Alarming Population Decline in Humpback Whales as a Result of Global Warming

Alarming Population Decline in Humpback Whales as a Result of Global Warming

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A recent study estimating humpback whale populations in the North Pacific Ocean has unveiled a stark decline of 20% over the period from 2012 to 2021. The study suggests that approximately 7,000 whales succumbed to starvation during this time frame.

Humpback Whale
Humpback Whale

The decline marks a significant departure from decades of slow population growth following the end of commercial whaling.

The study, conducted by a team of marine biologists led by Ted Cheeseman, found that the decline in humpback whale numbers coincided with the onset of a massive ocean heat wave, colloquially known as 'the blob', which began in 2013 and lasted until 2016. The blob led to widespread die-offs of man

Today, a novel approach known as 'attribution science' offers insights into the potential causes of such events. It allows scientists to explore the relationship between rising levels of carbon dioxide in the atmosphere and extreme weather events. In the case of heat waves, attribution scientists can determine the extent to which global warming contributed to their severity. It is becoming increasingly clear that the unprecede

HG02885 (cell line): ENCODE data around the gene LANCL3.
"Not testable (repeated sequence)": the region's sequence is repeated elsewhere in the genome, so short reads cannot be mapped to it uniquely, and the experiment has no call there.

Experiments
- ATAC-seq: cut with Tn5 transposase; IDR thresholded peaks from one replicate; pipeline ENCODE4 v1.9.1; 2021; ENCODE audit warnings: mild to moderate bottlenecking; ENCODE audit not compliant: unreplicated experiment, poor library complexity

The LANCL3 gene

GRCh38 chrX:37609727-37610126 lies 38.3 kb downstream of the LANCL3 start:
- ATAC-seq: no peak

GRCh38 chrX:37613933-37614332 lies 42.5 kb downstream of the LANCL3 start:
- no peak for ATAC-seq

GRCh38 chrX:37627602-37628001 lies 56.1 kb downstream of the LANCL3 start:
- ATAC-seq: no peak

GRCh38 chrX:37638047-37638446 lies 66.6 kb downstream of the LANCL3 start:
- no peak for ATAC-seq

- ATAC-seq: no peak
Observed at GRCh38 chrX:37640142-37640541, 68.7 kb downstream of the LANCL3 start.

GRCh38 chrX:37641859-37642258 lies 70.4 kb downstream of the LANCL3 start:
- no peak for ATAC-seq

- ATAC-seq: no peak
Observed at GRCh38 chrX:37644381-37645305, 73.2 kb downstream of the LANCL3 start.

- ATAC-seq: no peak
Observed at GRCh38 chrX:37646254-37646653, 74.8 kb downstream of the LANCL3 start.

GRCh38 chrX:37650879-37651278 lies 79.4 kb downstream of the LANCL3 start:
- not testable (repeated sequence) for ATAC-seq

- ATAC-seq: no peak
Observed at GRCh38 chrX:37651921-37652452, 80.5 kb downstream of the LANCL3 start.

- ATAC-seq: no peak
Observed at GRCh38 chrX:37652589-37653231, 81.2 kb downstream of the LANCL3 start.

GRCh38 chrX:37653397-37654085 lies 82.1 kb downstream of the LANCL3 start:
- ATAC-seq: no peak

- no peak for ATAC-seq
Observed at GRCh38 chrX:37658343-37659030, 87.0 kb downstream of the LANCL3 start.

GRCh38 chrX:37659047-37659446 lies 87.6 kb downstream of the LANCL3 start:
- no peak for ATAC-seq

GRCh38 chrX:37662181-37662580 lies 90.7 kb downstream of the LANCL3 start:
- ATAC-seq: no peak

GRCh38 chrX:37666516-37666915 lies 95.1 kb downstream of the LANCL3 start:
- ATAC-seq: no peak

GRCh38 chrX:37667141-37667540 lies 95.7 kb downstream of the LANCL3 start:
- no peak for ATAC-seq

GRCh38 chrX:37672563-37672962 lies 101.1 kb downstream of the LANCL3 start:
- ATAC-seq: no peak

Shrinking range

Another key finding of the study is the shrinking range of humpback whales. The researchers observed a significant reduction in their distribution, suggesting that their habitat is shrinking. This reduction in range poses a serious threat to the species' ability to find food and reproduce.

The study also highlights the role of human activities, such as commercial fishing and shipping, in exacerbating the challenges facing humpback whales. Collisions with ships and entanglement in fishing gear remain major threats to the whales' survival.

The results of this study underscore the urgent need for conservation efforts to protect humpback whale populations in the Northwest Atlantic. As humpback whales continue to face increasing pressure from human activities and global warming, decisive action must be taken to mitigate the threats facing these iconic marine mammals to ensure their survival.

Royal Society Open Science